Follow these steps to assemble a Lego Spectrometer, for use with the Raspberry Pi camera.
To order a kit, visit the Public Lab Store:
Design files (including Lego Digital Designer files and parts lists) are kept here: https://github.com/publiclab/lego-spectrometer
1. Lay out your pieces
You should have 53 parts, of 10 different types:
- Four (4) 1 x 2 bricks - 3004
- Thirty three (33) 1 x 4 bricks - 3010
- One (1) 1 x 6 brick - 3009
- Two (2) 2 x 2 corner - 2357
- One (1) 4 x 6 plate - 3032
- Four (4) 6 x 8 plate - 3036
- Two (2) 2 x 4 45 slopes - 3037
- Four (4) 1 x 2 Technic brick with hole - 3700
- Two (2) 1 x 4 Technic brick with holes - 3701
- Three (3) Technic pins with friction ridges - 2780
Here are images of all the pieces in the order above:
Also see this page for links to 3D-printable models on Thingiverse and Tinkercad.
Assemble the case
The case is made of legos, in three levels, as shown here. It's designed to be rigid but to be made of as few different types of Lego as possible, and using cheaper pieces:
Start with one of the 6x8 plates and use 5 1x4 bricks to enclose all but one side. Add a sloped piece as shown.
On the other 6x8 plate, use four 1x4 bricks to line the sides only.
At what will become the "front" of the spectrometer, add one 1x4 Technic brick with holes with one peg in the middle. Behind it, place a regular 1x4 brick (to stop light leaking in).
Start with a single 1x6 brick at the "back" of the box, and then add a second sloped piece to make a ramp -- this is where your camera will go.
Use 1x4 bricks to continue the Level 2 walls to the front, but end with the L-shaped 2x2 bricks to create a narrower window at the front:
In front of the L-shaped bricks, add two 1x2 Technic bricks with holes and pegs. This forms the locking interface with the sample holder, or any other "compatible" attachments.
Now use 10 more 1x4 bricks to line the top, but leave the back open for the camera cable, and double up the front for strength.
Now take the 4x6 plate and use 3 1x4 bricks and 1 1x4 Technic brick with holes to make a first layer of walls.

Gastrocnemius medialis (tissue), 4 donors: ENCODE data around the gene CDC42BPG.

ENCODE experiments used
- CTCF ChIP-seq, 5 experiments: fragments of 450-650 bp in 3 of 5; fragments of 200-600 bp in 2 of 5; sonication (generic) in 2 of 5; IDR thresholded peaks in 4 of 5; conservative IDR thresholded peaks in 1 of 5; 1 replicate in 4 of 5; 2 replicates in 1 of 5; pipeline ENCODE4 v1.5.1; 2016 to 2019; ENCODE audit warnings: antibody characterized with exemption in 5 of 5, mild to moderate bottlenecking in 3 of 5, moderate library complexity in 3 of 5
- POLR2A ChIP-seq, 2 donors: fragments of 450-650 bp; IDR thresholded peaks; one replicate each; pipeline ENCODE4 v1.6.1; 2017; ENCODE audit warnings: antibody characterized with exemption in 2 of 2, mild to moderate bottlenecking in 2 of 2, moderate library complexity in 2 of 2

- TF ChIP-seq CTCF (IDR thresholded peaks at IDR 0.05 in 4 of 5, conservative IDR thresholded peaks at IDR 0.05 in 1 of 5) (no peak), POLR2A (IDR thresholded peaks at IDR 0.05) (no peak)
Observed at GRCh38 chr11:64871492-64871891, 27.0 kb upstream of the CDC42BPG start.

Use 4 of the 1x2 bricks and 2 of the 1x2 Technics bricks with holes to complete the second layer and the negative side of the pin "interface" -- see how they line up with the pegs on the main body? A hole is left at the back for light to shine in, although if you're doing some kinds of analysis (like #fluorescence), you'll want this hole on the side instead.
Finish the 3rd level of the sample holder with 4 1x4 bricks, and snap it onto the main body.
Here it is assembled! The hole on top is for sample containers -- like cuvettes. You may want to pad it with black paper or foam core to make a tighter fit for whatever sample containers you use.
On the inside of the window of the main body, tape or glue the narrow slit we've printed on negative film. You can also make your own from two sheets of precisely cut paper or metal foil, or two razor blades.
You can use permanent double-sided foam tape, or hot glue, to affix the camera to the slope. Once it's in the box it won't be moved around, but you want it to be firmly attached. If you have a webcam instead of a Raspberry Pi camera, attach it here instead, although you may need to modify the box to fit it snugly.
Cut out a slice of DVD and peel off the transparent layer, then cut it down to size as shown here (from the papercraft spectrometer instructions).
Tape or glue the DVD slice onto a piece of stiff black card paper (as provided in our kit), or use Lego to make a frame if you like. Just be sure it's very firmly affixed in place - I've used some very strong tape, but you can also use hot glue. Be sure the outer edge of the DVD is at the top -- see the curvature in the image below as a guide.
Now fold up and add the black paper liner included in the kit. This is really just a simple black box to add extra light-damping protection, especially where Legos may be shiny enough to cause reflections.
Now put the cover back on and seal up the end where the ribbon comes out, using some opaque tape. I could do a better job in this picture, but it's nice to illustrate:
Now plug your Raspberry Pi into the camera cable and you're done with assembly! See this post by @partsandcrafts for instructions on setting up your Raspberry Pi to stream images over WiFi, or with the right cables you can plug in a monitor and keyboard and capture images that way.
There are a lot of things we could refine about this, and we're hoping you'll share your setups and any new add-ons you develop.
Upgrades and next steps
We're hoping to simplify the process of connecting to the Raspberry Pi to fetch images. There's some great challenges and next steps posted on this page -- if you can help improve this open source kit, please pitch in!
If you modify the design at all, please leave a comment. And tell us what goes well or what goes wrong! Post a comment here or use this page to post questions, and help one another out as well -- we're a peer-driven community!
Thanks and good luck!